'..........This need for adapting the law to new urges in society brings home the truth of the Holmesian aphorism that 'the life of the law has not been logic it has been experience and again when he declared in another study that the law is forever adopting new principles from life at one end', and 'sloughing off old ones at the other. Explaining and conceptional import of what Holmes had said, Julius Stone elaborated that it is by the introduction of new extra-legal proposition emerging from experience to serve as premises, or by experience-guided choice between competing legal propositions, rather than by the operation of logic upon existing legal propositions, that the growth of law tends to be determined.
Legal compulsions cannot be limited by existing legal proposition, because there will always be, beyond the frontiers of the existing law, new areas inviting judicial scrutiny and judicial choice making which could well affect the validity of existing legal dogma. The search for solutions responsive to a changed social era involves a search not only among competing propositions of law, or competing versions of a legal proposition, or the modalities of an indeterminacy such as 'fairness' or 'reasonableness', but also among proposition from outside the ruling law, corresponding the empirical knowledge or accepted values of present time and place, relevant to the dispensing of justice with the new parameters.'
At another place, the Lucknow Bench has observed :
'By directing the Magistrate to immediately release a person on personal bond, this court would be innovating a procedure not providing by law.'
17. The observation quoted above runs contrary to the observations of the Supreme Court made in the case of Janta Dal v. H.S. Chowdhary (1992) 4 SCC 307 in which the Supreme Court has reiterated the view of P.N. Bhagwati, J. (as he when was) in one of his articles contributed under the caption 'Social Action Litigation : The Indian Experience' to the following effect:-
'The judiciary has to pay a vital and important role not only in preventing and remedying abuse and misuse of power but also in eliminating exploitation and injustice. For this purpose it is necessary to make procedural innovations in order to meet the challenges posed by this new role of an active and committed judiciary. The summit judiciary in India, keenly alive to its social responsibilities and accountability to the people of the country, has liberated itself from the shackles of Western thought, made innovative use of the power of judicial review, forged new tools, devised new methods and fashioned new strategies........'
18. We are of the opinion that in view of the latest pronouncements of the Supreme Court, the courts to possess jurisdiction to release an accused on interim bail pending final disposal of the bail application. It is not possible to lay down any hard and fast rule regarding exercise of the jurisdiction. However, we consider it proper to give some illustrations where it would be proper to exercise the discretion for such a release:-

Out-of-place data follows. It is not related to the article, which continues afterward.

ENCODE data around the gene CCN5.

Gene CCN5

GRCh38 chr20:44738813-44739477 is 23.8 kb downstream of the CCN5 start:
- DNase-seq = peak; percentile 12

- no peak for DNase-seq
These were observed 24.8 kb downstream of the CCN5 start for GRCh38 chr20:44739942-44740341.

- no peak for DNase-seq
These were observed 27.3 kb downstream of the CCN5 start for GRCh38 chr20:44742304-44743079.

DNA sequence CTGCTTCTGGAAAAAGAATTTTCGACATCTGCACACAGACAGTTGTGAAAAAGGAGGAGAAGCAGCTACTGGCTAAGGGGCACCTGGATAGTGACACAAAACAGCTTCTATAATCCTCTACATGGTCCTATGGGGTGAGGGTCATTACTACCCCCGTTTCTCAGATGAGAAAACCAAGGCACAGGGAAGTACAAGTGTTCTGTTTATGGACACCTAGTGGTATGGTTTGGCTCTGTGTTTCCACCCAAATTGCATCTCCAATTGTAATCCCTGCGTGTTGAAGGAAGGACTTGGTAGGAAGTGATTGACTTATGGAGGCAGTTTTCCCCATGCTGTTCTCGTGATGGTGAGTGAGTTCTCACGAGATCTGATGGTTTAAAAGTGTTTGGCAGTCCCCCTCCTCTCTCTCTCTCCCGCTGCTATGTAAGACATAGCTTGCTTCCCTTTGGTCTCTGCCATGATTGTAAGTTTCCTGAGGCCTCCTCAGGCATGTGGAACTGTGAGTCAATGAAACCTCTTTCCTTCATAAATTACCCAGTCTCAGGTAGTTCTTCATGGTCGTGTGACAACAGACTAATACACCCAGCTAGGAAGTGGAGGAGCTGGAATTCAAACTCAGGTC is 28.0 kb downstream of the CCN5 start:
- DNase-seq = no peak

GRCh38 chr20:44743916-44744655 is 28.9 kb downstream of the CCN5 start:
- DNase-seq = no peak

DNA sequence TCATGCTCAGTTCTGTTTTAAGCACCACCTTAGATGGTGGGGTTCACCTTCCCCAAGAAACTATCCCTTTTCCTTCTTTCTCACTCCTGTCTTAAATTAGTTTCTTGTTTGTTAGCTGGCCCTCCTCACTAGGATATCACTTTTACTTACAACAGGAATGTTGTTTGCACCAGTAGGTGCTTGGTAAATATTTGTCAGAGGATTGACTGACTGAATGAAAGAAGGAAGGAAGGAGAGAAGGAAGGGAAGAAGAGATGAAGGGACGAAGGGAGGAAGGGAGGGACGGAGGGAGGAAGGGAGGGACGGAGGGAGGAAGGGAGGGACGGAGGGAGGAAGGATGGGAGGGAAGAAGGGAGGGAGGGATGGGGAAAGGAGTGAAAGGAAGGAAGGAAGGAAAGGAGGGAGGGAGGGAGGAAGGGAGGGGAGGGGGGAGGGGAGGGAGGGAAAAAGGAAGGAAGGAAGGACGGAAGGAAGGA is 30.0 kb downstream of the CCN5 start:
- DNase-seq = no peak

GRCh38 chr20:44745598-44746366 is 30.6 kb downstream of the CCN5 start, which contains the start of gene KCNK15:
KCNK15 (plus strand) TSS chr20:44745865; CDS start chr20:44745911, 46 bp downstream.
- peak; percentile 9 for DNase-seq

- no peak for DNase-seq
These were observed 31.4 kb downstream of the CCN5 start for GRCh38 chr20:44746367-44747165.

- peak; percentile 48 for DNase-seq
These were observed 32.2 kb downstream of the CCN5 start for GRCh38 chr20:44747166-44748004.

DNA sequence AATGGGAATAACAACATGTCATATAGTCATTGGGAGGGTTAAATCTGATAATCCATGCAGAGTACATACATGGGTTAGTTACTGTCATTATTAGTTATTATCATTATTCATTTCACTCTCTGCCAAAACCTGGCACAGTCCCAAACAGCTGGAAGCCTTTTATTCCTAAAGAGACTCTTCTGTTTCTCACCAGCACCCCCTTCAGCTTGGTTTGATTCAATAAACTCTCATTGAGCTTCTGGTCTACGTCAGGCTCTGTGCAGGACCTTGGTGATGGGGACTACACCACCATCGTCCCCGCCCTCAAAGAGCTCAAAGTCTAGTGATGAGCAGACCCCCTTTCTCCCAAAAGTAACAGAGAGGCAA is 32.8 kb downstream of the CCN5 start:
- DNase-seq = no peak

(1) Offences of trival nature in which bail applications are generally granted by courts.
(2) Women, Children, minors and aged persons of 70 years or more should invariably be released on interim bail.
(3) Students whose examination are to corhrnence should also be given benefit of interim relief.
(4) Cases in which the accusations appears to be frivolous or mala fide.
19. At the same time it may not be desirable to grant relief in cases punishable with death except to women, children, minors and aged persons, as mentioned earlier, offences under T.A.D.A. cases of Narcotic Drugs, offences committed by organised gangs of criminals or by habitual criminals and the like. But there shall always be the discretion open to court to extend the benefit if it feels satisfied that the accusations are wholly frivolous and not sustainable. It is not possible to give an exhaustive list and the courts concerned should apply their mind to |each case. We, however, make it clear that the release of an accused on interim bail by itself is no ground for grant of bail. The final disposal of the bail application has to be made after considering the entire merits.
20. Our attention has also been drawn to the fact that subordinate courts give uncalled for latitude to the prosecuting agency and keep on granting time for seeking instructions. It is the duty of the courts below to dispose of the bail application with least possible delay. It is highly undesirable for any subordinate court to give undue latitude to the prosecuting agency. Accordingly we direct that in cases where the investigation is being conducted by the district police not more than five or six days should be allowed for the report of the police station concerned. Time should not be repeatedly given for obtaining report from the police station as the same encourages corrupt practices.
21. Adverting to the present case, we direct the learned courts below to proceed in accordance with the observations made above obviating necessity of sending the petitioners to jail.
22. With the above observations/directions, this writ petition is finally disposed of.
23. A certified copy of this order shall be supplied to the learned counsel for the petitioners on payment of usual charges as soon as possible.